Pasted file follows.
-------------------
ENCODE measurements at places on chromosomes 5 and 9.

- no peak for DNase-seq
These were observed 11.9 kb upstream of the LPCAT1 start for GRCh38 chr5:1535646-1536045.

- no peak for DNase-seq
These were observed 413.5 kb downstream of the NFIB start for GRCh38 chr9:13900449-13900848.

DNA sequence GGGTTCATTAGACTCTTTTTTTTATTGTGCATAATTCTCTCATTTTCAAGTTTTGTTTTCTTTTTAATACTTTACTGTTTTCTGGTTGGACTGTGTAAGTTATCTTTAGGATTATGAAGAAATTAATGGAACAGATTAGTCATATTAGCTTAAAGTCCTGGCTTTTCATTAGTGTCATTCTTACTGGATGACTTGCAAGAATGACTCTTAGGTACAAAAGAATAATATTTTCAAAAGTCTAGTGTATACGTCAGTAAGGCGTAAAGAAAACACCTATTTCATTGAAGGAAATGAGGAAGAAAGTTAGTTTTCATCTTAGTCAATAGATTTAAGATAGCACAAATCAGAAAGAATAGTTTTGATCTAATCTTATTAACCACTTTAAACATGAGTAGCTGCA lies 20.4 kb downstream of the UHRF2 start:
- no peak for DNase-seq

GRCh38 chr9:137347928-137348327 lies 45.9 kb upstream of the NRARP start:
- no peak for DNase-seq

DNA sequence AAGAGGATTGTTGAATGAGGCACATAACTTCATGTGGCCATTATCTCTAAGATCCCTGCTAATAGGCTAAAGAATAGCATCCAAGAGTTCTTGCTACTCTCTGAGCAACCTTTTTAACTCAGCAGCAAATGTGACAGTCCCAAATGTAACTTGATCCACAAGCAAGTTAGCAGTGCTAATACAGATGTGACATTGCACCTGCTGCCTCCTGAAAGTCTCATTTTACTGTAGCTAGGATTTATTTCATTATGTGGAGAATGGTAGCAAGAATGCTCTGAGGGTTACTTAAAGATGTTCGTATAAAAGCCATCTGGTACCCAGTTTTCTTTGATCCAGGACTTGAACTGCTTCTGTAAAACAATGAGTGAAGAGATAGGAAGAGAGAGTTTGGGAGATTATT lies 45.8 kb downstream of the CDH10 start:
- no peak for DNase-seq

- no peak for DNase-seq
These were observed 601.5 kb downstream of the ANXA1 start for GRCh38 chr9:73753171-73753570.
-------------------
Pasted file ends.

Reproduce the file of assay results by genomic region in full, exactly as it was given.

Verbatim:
ENCODE measurements at places on chromosomes 5 and 9.

- no peak for DNase-seq
These were observed 11.9 kb upstream of the LPCAT1 start for GRCh38 chr5:1535646-1536045.

- no peak for DNase-seq
These were observed 413.5 kb downstream of the NFIB start for GRCh38 chr9:13900449-13900848.

DNA sequence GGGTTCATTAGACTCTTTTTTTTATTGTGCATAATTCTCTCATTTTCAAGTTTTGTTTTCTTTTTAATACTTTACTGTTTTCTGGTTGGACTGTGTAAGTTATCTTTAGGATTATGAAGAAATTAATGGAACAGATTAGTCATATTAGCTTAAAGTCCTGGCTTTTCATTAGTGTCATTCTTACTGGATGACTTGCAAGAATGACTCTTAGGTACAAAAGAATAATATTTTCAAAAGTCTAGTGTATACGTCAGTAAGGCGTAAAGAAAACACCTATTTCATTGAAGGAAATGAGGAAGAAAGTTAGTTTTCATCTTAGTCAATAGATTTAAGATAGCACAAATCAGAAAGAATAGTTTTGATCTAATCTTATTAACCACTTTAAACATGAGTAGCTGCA lies 20.4 kb downstream of the UHRF2 start:
- no peak for DNase-seq

GRCh38 chr9:137347928-137348327 lies 45.9 kb upstream of the NRARP start:
- no peak for DNase-seq

DNA sequence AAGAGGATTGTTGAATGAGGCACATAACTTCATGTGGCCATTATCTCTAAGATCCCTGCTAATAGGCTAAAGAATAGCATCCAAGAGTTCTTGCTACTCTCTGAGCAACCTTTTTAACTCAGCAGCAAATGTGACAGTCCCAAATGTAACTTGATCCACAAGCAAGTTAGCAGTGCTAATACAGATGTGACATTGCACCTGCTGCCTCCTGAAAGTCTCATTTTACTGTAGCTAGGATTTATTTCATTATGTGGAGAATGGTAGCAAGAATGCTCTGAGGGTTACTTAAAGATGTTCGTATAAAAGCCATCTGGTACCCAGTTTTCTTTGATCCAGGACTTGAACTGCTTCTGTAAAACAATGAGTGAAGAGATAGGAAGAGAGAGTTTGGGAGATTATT lies 45.8 kb downstream of the CDH10 start:
- no peak for DNase-seq

- no peak for DNase-seq
These were observed 601.5 kb downstream of the ANXA1 start for GRCh38 chr9:73753171-73753570.